3 Ways to Protect Your Plants from the Cold
* This article contains affiliate links. For more information, please read my Affiliate Disclosure.
I don’t know about you, but we’ve been dealing with some pretty crazy weather up here in the Pacific Northwest. For starters, we had one of the coldest, snowiest winters I’ve ever seen on the west coast. And it seemed to go on forever! We finally had our last snowfall sometime in late March and the first signs of spring began to show themselves. The promise of better days was here at last! Or so we thought.
Fast forward to today; It’s now mid-June and it is feeling more like early spring (or mid-fall) around here. Granted, we have had a few hot and sunny days and we’re definitely past our last frost, but it’s grey and rainy and definitely sweater weather.
Yesterday I was scrolling through old photos on my phone when I came across a picture I took last May of our garden in all its glory with veggies already ripe for the picking. Contrast that with a glimpse of our garden today and you’d be forgiven for assuming today’s picture was taken much earlier in the season than last year’s. A few plants are well on their way, but over all everything is behind schedule by about a month or so.
I’m honestly beginning to wonder if summer will ever arrive. As I write this, the wind is howling and the rain is steadily coming down outside. I’m not gonna lie: The thought of a cool, grey summer followed by another winter like last one fills me with despair. And the thought of a shorter growing season just adds to the pain.
It’s been a rough start to the growing season, to say the least. And it’s all related to the weather. We lost most of our early spring crops because the seeds and seedling roots were either eaten by wireworms (a pest that has thrived here this year, likely due to cooler spring temps), or they were tilled up in our mad effort to rid our garden of the pests.
Couple that with a chilly spring that has pushed back planting and transplanting dates for most veggies by at least a couple weeks, and I’m feeling like we’re definitely behind on our food production so far this year.
The good news is, we are not currently on water restrictions dealing with drought conditions. Everything is still very green and the cooler temperatures have been good for some plants that were already dying off because of the heat or preparing to bolt (go to seed) around this time last year. My peas are looking phenomenal and the broccoli is weathering the, um, weather, fairly well! But some of my heat-loving plants are struggling to survive out there.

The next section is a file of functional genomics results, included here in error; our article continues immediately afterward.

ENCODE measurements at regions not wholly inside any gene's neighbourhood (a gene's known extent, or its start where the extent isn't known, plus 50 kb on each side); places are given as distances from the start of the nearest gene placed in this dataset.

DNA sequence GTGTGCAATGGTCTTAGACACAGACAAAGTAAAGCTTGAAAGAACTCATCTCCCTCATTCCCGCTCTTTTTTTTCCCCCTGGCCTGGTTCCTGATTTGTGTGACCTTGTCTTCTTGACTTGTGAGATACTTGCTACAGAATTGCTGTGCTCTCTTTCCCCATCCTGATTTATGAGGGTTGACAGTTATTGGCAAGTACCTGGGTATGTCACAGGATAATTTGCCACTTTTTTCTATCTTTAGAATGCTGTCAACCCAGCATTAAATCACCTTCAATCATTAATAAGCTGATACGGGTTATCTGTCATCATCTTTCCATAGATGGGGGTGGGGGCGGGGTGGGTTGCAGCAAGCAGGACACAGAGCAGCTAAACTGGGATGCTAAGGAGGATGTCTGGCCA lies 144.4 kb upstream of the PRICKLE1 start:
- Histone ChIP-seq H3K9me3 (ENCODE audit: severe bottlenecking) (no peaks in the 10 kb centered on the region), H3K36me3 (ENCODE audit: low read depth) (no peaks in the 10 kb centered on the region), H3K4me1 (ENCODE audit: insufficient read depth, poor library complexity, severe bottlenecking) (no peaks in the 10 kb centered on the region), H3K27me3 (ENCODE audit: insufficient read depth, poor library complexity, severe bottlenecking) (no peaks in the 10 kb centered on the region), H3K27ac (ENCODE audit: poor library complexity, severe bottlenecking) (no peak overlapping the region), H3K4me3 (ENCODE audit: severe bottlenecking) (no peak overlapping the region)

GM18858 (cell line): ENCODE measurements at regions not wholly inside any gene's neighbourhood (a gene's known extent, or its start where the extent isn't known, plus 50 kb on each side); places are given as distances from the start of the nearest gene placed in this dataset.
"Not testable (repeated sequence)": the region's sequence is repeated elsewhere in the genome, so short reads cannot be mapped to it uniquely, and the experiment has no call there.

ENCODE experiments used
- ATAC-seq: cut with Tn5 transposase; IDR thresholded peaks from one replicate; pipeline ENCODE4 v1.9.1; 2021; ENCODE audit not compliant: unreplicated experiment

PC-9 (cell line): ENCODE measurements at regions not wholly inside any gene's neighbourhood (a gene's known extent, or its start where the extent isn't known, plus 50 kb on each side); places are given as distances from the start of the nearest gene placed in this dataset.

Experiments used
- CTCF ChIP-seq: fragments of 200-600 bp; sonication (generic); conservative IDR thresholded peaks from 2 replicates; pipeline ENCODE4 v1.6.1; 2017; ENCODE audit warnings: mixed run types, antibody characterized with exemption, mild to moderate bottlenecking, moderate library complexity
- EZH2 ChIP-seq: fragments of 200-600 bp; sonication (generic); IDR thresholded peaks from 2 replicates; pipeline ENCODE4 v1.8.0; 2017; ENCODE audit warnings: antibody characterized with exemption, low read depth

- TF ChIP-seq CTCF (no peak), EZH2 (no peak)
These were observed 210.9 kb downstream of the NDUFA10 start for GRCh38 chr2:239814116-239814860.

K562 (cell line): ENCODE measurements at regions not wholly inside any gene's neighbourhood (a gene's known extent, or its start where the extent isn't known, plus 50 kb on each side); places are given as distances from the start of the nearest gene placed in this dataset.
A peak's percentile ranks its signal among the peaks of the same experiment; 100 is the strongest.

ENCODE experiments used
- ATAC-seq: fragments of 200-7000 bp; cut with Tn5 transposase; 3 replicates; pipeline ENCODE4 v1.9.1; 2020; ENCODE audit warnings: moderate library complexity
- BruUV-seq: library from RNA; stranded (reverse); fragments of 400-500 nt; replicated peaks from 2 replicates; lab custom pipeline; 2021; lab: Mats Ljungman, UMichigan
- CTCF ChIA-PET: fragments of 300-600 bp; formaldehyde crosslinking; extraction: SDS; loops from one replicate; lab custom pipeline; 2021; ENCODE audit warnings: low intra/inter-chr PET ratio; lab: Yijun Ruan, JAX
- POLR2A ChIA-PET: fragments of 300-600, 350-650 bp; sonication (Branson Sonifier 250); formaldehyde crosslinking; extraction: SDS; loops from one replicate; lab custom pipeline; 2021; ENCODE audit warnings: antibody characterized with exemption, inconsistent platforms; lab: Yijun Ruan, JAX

I went to check on the garden yesterday evening before the rains arrived, and I noticed that two of my cucumber transplants had died off already. I only transplanted them a few days ago and I’ve now lost two out of the nine that I planted. Despite the late spring, it’s getting to be a little late in the season to keep starting new seeds, so I know I need to be careful not to lose anymore if I can help it.
I double-checked the soil for signs of wireworms who had potentially eaten the seedling roots, but I didn’t find any. The only reason I could think of to explain why the seedling had simply keeled over and died was the weather. Despite the fact that it’s mid-June, it’s just too cold and volatile for some of my more tender plants and seedlings out there!
I knew I had to work fast to save the remaining seedlings from the oncoming storm, but I wasn’t sure there was much that could be done at the 11th hour. Then Ryan, my husband, suggested I put clear plastic cups overtop of each seedling to help shelter it from the elements. Bingo!
I just so happened to have some clear plastic cups stashed away in our pantry, so I set to work covering each one of my cucumber seedlings and a couple of my pole bean seedlings that are just starting out. If there’s one thing I’ve really learned about starting plants from seed and keeping them alive through the seedling stage until they are big, strong and healthy enough to withstand most of what life throw’s at them out there, it’s that the process is much like caring for children. Seedlings need lots of TLC. They need to be tended to daily, they need just the right amount of warmth, water and light, and they need extra care and protection to keep them safe from anything that threatens them.
It’s yet to be seen how my little seedlings will fare under the protective dome of the plastic cups, but in theory this should protect them and save me from having to restart all of my cucumbers from seed again, further delaying the growing season. Aside from some plants we grew in our greenhouse last year, I haven’t really had to deal with protecting my plants from the cold yet. But I’m learning that as the climate (and hence the weather) becomes more and more unpredictable, gardeners especially need to be prepared for anything if we are going to be successful in raising strong, healthy, high-yielding crops.
When it comes to shielding plants and seedlings from the elements, there are several methods and tools you can use to protect your plants from the cold. The method you choose will depend on the plant and its stage of life, including whether you are growing it in a container or in the ground, as well as the resources you have to work with. You can apply these methods whether you are dealing with a long cool spring like me, you’re wanting to extend your growing season later into the fall, or you’re looking to get a jump on the growing season by getting your plants started nice and early. Here are your options:
1. Move Your Plants Indoors
Whether you’re just starting your seeds or you’re dealing with some nasty weather, temporarily starting or moving your plants indoors can help you get an early start on the growing season and can help protect tender new seedlings and heat-loving plants from the cold.